Pakhet Cat Cemetery
Animal Mummy
Biographical Information
Clas Unknown
Species feline
Sex both
Length varied
Culture Unknown
Current Location
Catalog # Unknown
In 1888, near the rock-cut temple dedicated to the lion goddess Pakhet in Beni Hasan, Egypt, a massive cat cemetery was unearthed.

British researcher W. M Conway recorded: "...dozens, hundreds, hundreds of thousands, a layer of them...ten to twenty cats deep, mummy squeezed against mummy.... The surface sand was stripped off and the cats laid bare. All sorts and conditions of them appeared–the commoner sort caked together in black lumps, out of which here a grinning face, there a furry paw, there a backbone or row of ribs of some ancient puss.... The better cats and kittens appeared in astonishing numbers, with all their wrappings as fresh as if they had been put into the ground a week, and not 30 centuries, before. Now and again an elaborately plaited mummy turned up; still more rarely one with a gilded face...The path became strewn with mummy cloth and bits of cats’ skulls and bones and fur in horrid profusion, and the wind blew the fragments about and carried the stink afar. *(Tabor, 1991)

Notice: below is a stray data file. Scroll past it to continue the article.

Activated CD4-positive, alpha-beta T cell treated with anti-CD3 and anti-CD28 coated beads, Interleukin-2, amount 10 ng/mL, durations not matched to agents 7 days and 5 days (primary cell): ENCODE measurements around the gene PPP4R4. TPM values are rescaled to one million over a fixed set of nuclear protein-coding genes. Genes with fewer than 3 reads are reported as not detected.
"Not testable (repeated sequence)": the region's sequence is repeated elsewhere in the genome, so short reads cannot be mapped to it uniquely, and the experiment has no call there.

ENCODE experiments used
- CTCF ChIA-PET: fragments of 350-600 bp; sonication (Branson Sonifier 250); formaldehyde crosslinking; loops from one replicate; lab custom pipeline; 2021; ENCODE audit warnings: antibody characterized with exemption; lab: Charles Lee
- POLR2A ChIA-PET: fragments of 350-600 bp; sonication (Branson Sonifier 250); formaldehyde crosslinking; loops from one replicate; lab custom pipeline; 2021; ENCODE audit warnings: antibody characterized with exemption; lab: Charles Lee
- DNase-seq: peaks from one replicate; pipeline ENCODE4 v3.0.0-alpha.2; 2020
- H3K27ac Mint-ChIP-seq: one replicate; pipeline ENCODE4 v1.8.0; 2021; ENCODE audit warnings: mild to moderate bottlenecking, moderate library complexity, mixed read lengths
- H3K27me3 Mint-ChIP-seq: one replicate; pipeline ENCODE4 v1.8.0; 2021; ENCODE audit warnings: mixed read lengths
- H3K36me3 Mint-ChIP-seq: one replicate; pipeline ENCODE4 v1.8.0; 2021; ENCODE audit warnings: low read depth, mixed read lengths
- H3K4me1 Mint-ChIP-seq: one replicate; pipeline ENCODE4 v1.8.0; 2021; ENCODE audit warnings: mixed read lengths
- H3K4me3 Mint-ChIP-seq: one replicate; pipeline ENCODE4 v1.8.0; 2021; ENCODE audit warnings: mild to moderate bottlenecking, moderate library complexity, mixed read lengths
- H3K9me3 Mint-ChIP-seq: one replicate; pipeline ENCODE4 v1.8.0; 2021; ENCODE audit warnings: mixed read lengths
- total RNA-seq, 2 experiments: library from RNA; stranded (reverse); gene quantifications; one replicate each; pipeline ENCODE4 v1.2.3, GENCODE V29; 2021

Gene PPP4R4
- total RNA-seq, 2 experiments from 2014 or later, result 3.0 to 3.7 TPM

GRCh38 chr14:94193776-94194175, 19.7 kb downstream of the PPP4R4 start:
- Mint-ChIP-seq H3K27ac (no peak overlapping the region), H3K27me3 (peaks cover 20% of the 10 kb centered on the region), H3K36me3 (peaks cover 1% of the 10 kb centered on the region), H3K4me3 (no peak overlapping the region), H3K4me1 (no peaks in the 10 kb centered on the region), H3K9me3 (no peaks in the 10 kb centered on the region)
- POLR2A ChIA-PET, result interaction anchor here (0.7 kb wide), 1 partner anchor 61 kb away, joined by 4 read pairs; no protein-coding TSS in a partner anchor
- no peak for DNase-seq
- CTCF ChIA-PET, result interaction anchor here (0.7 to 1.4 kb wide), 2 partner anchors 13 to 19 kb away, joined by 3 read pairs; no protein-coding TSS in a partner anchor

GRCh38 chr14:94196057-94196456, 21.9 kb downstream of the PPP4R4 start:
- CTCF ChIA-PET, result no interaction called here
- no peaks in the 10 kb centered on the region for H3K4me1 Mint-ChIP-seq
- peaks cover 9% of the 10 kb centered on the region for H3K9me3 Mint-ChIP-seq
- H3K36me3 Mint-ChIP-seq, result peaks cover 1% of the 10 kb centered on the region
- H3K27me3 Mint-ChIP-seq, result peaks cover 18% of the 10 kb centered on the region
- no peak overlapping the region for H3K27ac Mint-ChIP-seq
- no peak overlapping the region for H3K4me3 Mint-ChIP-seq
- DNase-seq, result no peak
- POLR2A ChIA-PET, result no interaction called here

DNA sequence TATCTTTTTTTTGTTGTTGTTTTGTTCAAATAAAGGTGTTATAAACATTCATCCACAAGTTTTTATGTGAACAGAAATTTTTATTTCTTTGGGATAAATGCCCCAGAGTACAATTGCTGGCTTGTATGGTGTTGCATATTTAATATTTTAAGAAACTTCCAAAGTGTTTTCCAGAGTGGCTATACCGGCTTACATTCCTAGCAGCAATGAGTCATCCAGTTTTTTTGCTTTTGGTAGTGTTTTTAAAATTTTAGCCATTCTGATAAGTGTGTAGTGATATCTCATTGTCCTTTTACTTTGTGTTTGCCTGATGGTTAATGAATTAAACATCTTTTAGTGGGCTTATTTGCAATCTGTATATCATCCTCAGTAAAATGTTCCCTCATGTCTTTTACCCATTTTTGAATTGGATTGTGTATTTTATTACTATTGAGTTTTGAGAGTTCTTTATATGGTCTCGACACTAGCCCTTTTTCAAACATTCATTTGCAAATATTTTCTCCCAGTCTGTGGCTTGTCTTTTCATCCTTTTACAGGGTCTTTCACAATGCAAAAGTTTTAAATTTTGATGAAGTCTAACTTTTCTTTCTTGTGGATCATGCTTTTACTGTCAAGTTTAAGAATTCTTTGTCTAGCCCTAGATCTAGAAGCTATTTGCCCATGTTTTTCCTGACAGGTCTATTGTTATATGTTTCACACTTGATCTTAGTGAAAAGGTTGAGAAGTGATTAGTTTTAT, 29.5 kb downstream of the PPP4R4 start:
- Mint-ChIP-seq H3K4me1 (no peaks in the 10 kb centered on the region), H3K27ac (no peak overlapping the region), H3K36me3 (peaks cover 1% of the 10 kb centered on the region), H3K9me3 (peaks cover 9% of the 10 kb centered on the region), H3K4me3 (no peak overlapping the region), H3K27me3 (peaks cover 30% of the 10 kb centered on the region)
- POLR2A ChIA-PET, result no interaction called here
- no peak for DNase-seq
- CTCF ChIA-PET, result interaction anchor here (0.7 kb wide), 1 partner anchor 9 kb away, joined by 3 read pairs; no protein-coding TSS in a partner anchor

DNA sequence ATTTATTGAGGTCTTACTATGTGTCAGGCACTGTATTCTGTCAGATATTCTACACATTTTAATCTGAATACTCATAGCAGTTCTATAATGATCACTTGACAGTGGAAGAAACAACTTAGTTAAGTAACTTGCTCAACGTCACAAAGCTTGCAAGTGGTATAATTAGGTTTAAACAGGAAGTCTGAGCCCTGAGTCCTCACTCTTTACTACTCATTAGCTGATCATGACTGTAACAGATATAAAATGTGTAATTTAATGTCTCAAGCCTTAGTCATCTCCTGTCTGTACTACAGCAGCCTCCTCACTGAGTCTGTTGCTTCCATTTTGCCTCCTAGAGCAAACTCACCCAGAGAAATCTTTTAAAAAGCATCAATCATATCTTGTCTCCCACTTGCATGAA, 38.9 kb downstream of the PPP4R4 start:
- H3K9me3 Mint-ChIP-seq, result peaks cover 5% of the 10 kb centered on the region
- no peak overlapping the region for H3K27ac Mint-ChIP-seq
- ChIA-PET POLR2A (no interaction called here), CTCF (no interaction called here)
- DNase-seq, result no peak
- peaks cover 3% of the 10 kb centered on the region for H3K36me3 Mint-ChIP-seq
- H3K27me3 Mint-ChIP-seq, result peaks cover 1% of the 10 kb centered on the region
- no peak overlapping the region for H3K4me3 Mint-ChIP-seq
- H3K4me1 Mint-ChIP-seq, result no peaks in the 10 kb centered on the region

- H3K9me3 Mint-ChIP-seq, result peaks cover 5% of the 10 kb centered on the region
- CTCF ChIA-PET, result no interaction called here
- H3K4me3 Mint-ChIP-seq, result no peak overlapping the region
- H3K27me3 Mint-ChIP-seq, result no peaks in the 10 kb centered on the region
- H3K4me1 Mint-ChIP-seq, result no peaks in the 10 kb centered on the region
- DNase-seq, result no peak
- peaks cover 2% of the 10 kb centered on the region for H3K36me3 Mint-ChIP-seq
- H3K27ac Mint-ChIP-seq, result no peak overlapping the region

Little merit was seen in cat mummies at the time, dozens were taken by local children and sold to the tourist trade, thousands of the 2 to 300,000 mummified cats weighing 20 tons were stripped of their wrappings, which were made into paper, and sent to be used for fertilizer in Britain at 4 pounds a ton.

It is possible one of the cat mummies from Beni Hasan ended up in either the British Museum or London’s Natural History Museum.

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